I mean, how would he handle issues such as the Astros’ late-season call-ups in 2017? Or the Astros pitchers? Or those that simply swear they weren’t a part of it? Not to mention that painfully obvious video of Altuve warning his teammates not to strip his shirt off after his ALCS-ending walk-off homer back in October. A promise to his wife? Or was it an unfinished tattoo? Or both, sure, that makes sense. Oy vey.

Nope, there won’t be suspensions, so your best bet is to just enjoy the “punishment” of Houston’s public scorn as Altuve, Bregman, Correa and others continue to prattle on about “moving forward” while their peers around the league take shots at their integrity and manhood, and denigrate every accomplishment earned by the Astros clubs of the past three seasons.

What about an asterisk on that 2017 World Series title if MLB is unwilling to expunge, you say? Wellllll…

That leads us to part two of this MLB Three Base Hit.


Growing up, the numbers 714 and 60 were sacred to me as a fan of our National Pastime. Because they were The Babe’s numbers. Baseball started to matter to me during the 1970 season, one year too late to partake in the Miracle Mets 1969 title, but with most of those Amazin’ heroes still on the Shea Stadium field every day.

Only nine years prior to me beginning a lifelong love affair with the game of baseball, a power-hitting outfielder had caught fire in the Bronx and hit 61 home runs to eclipse The Babe’s single-season home run mark. Roger Maris won his second consecutive MVP following that 1961 campaign, and his career-defining achievement in the area of home run hitting was rewarded with its very own asterisk in the official MLB record book.

Why? Because Maris’ home run record had been set during a 162-game season, while Ruth had established his standard when the regular season concluded at 154 games.

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I would argue that the only reason I know what an asterisk is today, is because of that decision made back in 1961 by MLB Commissioner Ford Frick. We can debate all day long if Frick’s decision would have been the same if Maris’ more popular teammate (and home grown Yankees hero) Mickey Mantle had been the one to top The Babe, but Mantle ended the year with 54 round-trippers, and Roger Maris became the new, asterisk-attached, home run king.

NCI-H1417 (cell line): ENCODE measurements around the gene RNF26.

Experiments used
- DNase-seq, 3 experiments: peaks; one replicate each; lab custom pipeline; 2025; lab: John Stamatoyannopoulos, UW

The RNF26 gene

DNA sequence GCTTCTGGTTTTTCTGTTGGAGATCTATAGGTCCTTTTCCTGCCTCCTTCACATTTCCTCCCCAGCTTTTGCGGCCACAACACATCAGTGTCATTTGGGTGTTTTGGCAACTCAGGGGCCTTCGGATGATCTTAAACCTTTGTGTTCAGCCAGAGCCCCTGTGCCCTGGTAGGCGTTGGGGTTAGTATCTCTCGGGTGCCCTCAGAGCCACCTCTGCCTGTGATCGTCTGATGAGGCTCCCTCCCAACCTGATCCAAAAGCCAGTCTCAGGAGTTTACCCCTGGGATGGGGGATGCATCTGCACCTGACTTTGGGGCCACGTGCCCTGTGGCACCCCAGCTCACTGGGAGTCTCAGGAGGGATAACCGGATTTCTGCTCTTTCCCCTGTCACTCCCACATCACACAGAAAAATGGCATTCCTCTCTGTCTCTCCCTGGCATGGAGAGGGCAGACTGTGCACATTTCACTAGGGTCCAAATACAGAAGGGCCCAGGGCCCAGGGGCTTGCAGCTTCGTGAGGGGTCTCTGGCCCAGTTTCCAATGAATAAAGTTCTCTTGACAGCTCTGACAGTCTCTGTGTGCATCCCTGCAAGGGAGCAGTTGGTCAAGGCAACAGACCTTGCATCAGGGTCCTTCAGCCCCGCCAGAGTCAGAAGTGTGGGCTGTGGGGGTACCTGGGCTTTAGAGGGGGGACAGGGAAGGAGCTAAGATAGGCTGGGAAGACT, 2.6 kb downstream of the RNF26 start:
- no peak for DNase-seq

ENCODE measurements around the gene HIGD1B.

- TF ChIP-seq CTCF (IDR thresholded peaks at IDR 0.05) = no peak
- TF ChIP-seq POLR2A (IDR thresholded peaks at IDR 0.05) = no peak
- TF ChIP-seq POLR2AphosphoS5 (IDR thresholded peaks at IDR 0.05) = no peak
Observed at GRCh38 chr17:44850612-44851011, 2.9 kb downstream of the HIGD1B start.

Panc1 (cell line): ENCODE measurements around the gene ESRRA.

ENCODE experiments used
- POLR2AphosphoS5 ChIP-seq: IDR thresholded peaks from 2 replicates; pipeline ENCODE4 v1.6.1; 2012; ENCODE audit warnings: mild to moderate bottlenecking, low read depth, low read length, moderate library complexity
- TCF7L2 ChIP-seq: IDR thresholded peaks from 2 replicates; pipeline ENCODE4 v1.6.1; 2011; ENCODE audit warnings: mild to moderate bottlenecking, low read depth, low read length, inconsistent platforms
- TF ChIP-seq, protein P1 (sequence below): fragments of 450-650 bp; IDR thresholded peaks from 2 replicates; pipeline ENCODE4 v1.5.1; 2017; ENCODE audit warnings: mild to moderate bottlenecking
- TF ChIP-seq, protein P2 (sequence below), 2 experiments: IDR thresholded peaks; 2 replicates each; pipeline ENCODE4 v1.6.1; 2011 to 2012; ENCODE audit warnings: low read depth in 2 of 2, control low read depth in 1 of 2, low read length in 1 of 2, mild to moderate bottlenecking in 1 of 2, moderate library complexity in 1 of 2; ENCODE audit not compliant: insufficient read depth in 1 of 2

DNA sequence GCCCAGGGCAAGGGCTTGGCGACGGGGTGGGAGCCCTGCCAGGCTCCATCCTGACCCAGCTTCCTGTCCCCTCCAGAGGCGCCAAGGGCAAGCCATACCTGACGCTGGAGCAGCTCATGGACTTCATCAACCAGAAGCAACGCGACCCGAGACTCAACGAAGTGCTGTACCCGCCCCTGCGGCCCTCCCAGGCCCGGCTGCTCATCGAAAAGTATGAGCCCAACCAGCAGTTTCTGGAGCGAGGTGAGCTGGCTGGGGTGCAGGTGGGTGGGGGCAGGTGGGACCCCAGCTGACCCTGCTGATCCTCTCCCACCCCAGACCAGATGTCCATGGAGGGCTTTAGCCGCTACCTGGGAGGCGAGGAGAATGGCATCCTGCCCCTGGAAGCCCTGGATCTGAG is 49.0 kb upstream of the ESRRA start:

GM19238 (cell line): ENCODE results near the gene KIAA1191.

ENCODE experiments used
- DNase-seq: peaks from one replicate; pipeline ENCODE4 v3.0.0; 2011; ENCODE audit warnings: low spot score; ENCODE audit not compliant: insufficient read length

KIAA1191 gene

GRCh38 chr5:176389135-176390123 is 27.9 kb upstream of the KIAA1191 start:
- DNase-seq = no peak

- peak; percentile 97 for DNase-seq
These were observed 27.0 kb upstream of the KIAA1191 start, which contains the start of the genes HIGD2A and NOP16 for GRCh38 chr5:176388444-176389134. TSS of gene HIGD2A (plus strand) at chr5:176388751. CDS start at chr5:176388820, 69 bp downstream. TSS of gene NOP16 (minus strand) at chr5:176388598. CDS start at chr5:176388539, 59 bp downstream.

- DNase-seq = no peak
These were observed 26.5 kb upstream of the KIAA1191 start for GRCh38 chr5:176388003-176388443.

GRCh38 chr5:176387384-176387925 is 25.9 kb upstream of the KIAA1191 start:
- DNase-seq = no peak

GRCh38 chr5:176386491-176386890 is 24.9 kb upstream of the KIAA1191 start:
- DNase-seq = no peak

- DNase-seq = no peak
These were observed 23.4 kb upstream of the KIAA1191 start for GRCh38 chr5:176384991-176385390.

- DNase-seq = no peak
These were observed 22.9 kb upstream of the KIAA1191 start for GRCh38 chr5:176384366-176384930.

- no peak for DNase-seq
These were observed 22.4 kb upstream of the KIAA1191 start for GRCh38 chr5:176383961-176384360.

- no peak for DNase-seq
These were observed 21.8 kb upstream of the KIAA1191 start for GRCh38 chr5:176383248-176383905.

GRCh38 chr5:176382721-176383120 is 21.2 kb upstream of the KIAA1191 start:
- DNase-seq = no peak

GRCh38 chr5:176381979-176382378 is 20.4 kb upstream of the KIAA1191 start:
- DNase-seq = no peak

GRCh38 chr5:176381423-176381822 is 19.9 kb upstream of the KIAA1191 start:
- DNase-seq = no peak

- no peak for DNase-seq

One of the cooler baseball debates that raged throughout my formative years, into my teens and the decade of my twenties, was whether Maris’ accomplishment deserved that asterisk. Then a funny thing happened to baseball and many of its most hallowed records following the strike-shortened 1994 season. Several of the game’s biggest stars returned to the field noticeably bigger, and with homers flying off their bats at a record pace.


We smiled and rejoiced in the goodwill created by the Mark McGwire/Sammy Sosa chase to 61 dingers in 1998, and were touched when McGwire celebrated with his young son when Maris’ record came down. Maris’ family was even flown in to see the record fall, and baseball reaped all the PR rewards of the feel good story. But this one didn’t end well. Sixty dingers became the new forty, and other unnaturally large sluggers began to take aim at what once was a legendary level of home run hitting, considered by many unlikely to ever be reached again.

We all know where this one ended up, with a jealous Barry Bonds deciding to juice his already superior skills in an effort to surpass Big Mac, Sosa, and all the others who’d turned the ’90’s into a full on Home Run Derby.

So now I suppose the single season HR record is 73? I could look it up to confirm, but I’m really not that interested anymore. Because the number, whatever it is, is tainted, just like Bonds career home run record total of 762 is tainted. You can’t find many baseball fans outside of the Bay Area that feel good about either of those records today.

And nobody talks about Maris’ asterisk anymore either.